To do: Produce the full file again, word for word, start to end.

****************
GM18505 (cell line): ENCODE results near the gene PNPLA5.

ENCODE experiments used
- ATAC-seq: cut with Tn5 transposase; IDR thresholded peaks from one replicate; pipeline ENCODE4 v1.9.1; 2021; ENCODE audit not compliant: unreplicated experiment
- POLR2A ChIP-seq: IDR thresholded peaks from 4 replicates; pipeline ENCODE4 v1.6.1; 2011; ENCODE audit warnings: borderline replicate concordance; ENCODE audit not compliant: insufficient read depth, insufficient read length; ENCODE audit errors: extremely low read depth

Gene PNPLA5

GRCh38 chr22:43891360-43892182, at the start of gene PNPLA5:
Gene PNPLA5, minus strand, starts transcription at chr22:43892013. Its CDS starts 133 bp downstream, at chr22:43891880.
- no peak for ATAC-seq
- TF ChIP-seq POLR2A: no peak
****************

GM18505 (cell line): ENCODE results near the gene PNPLA5.

ENCODE experiments used
- ATAC-seq: cut with Tn5 transposase; IDR thresholded peaks from one replicate; pipeline ENCODE4 v1.9.1; 2021; ENCODE audit not compliant: unreplicated experiment
- POLR2A ChIP-seq: IDR thresholded peaks from 4 replicates; pipeline ENCODE4 v1.6.1; 2011; ENCODE audit warnings: borderline replicate concordance; ENCODE audit not compliant: insufficient read depth, insufficient read length; ENCODE audit errors: extremely low read depth

Gene PNPLA5

GRCh38 chr22:43891360-43892182, at the start of gene PNPLA5:
Gene PNPLA5, minus strand, starts transcription at chr22:43892013. Its CDS starts 133 bp downstream, at chr22:43891880.
- no peak for ATAC-seq
- TF ChIP-seq POLR2A: no peak